Better than usual
Many stories of human suffering
and extraordinary human kindness have been written in the aftermath of
the recent terrorist attacks on our country. One of the letters my family
received put a different slant on those tragic events.
A letter written by our daughter-in-law
Heather moved me to ponder things I hadn't thought about before.
I want to share some of what
she wrote to our family in the days following the attacks on The World
Trade Center and Pentagon. She was moved by the many newspaper and television
accounts of patriotism and acts of kindness that showed the world that,
"as a nation we would come together and emerge stronger than ever. We
would join together to help one another in ways that this country and
the world had not seen for many years."
She was deeply saddened by
the attacks that killed so many innocent people and admitted she was afraid.
She worried that more attacks on innocent American citizens would be forthcoming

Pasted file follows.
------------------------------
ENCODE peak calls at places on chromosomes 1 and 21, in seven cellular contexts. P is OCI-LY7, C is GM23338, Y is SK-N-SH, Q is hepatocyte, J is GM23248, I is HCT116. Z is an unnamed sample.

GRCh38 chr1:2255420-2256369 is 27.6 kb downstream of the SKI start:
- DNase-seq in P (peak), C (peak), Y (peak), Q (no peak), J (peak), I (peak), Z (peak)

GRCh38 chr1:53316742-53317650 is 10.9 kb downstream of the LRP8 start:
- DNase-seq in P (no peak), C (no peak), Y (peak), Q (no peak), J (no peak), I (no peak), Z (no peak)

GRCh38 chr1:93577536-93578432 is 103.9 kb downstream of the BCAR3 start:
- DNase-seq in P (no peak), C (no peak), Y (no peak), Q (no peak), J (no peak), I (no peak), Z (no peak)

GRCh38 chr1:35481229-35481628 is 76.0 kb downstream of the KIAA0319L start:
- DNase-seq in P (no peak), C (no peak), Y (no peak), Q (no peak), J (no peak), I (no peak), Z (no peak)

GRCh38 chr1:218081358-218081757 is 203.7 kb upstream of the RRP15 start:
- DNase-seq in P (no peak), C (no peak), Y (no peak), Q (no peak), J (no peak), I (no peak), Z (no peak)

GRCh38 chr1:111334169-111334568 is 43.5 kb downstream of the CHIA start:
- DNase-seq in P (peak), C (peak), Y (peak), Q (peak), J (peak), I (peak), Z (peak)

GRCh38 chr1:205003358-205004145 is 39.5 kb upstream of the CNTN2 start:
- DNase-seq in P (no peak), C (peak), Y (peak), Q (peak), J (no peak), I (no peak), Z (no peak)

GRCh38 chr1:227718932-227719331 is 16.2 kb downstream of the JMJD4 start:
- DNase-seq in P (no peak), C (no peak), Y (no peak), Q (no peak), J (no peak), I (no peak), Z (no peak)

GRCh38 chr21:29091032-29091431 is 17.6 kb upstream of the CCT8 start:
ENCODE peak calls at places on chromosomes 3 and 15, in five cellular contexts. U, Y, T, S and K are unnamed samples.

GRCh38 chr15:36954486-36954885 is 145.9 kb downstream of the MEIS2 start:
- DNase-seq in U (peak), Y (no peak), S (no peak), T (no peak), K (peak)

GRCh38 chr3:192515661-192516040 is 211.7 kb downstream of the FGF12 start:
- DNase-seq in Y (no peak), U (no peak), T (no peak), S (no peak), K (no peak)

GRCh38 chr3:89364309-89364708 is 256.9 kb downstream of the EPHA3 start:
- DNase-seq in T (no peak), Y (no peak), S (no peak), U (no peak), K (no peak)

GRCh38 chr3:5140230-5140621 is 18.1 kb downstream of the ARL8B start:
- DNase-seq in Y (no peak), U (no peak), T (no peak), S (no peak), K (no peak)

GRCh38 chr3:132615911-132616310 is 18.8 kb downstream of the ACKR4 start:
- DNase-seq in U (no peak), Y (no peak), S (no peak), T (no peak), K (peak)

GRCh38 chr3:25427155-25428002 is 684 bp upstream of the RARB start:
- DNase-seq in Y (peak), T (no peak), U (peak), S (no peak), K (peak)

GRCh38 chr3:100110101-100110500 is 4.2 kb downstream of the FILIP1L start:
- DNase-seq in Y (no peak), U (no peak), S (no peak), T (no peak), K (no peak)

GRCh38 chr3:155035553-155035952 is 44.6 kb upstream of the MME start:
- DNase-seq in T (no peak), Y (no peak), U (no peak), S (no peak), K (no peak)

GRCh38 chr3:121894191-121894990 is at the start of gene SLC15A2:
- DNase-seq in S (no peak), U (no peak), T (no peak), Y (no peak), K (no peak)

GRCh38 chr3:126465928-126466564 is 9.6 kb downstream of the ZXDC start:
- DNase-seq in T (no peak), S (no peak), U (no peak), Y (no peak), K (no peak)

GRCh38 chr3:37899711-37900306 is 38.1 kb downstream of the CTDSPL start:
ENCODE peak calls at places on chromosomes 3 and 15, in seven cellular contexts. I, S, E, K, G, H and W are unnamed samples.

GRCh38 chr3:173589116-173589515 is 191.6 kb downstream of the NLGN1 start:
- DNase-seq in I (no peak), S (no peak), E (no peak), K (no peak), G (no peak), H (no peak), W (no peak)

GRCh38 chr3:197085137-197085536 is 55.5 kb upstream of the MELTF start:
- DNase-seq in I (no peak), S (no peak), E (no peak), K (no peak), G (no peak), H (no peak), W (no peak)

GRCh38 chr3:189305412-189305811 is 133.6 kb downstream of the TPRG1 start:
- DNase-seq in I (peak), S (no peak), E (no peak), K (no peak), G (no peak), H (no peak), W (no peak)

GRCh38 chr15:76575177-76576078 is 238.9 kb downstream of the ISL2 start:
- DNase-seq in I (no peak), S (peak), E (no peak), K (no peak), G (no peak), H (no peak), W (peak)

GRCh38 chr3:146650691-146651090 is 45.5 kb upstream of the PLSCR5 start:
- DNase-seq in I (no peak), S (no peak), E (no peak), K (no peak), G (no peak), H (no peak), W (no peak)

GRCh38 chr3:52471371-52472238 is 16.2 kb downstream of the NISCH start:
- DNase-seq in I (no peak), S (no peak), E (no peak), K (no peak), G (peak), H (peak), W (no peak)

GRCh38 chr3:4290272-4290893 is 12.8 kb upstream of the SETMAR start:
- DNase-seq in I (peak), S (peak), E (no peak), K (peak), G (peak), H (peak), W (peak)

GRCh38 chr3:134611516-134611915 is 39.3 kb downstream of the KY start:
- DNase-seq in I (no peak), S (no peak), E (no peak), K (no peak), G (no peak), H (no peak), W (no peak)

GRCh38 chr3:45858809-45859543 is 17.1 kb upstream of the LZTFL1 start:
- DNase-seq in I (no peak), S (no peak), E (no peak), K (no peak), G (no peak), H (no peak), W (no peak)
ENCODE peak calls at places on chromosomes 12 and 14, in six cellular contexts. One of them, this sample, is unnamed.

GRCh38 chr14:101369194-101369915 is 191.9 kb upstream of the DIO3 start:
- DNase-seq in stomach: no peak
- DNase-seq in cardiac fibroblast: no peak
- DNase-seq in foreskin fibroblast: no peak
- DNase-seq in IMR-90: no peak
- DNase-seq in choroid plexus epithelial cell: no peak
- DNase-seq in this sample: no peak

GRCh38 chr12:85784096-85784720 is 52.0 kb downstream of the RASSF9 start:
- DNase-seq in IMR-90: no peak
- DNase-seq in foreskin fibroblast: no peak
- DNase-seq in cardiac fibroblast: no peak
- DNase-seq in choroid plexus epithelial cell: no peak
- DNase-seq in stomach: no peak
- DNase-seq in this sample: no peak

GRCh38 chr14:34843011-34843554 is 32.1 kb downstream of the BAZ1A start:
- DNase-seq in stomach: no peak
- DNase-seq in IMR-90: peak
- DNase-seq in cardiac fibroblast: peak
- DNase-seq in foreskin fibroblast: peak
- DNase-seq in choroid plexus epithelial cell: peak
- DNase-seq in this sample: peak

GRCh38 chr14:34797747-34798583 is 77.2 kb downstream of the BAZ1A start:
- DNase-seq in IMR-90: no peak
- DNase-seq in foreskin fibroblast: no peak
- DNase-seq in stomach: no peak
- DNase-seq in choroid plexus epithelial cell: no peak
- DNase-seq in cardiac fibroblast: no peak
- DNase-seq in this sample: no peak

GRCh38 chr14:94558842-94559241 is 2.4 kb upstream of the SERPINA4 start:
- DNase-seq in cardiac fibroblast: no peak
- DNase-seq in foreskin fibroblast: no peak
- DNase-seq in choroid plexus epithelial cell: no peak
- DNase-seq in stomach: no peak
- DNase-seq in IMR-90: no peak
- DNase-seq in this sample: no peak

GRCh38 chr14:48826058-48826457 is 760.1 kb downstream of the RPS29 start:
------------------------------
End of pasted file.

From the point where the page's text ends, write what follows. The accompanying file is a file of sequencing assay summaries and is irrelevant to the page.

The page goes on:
as we initiated overt military actions to destroy terrorist groups around
Her letter continued, "It's
a shame that it took a tragedy of this magnitude to bring us together.
Since Sept. 11, we have seen and heard accounts of generosity and kindness
on an unprecedented level. We have put aside gender, race and class to
work together to repair the damage to our country and to help victims
and their families. We have shown the world and each other what Americans
are capable of."
And then she asked, "If we
are always capable of these generous and charitable acts, why must we
wait for tragic events to practice them?"
As President George Bush and
First Lady Laura Bush help this nation heal and as we respond to their
urgings to get back to business as usual, Heather has this suggestion.
"I urge Americans to think of Ôbusiness as usual' in a new light. We can
be an America made up of people that always practice the generous and
charitable acts that we've shown ourselves capable of these past few weeks.
We can and should act this way always, without question and without reservation."
We thank Heather for writing
her letter to our family to help us get through these very difficult times.
Also, I thank her for giving me permission to share her very personal
feelings with our Rural Missouri readers.
Her message should move each
of us to think about how we can, now and forever, be better than we usually
Stork was executive
vice president of the Association of Missouri
Electric Cooperatives and a member of Three Rivers Electric Co-op.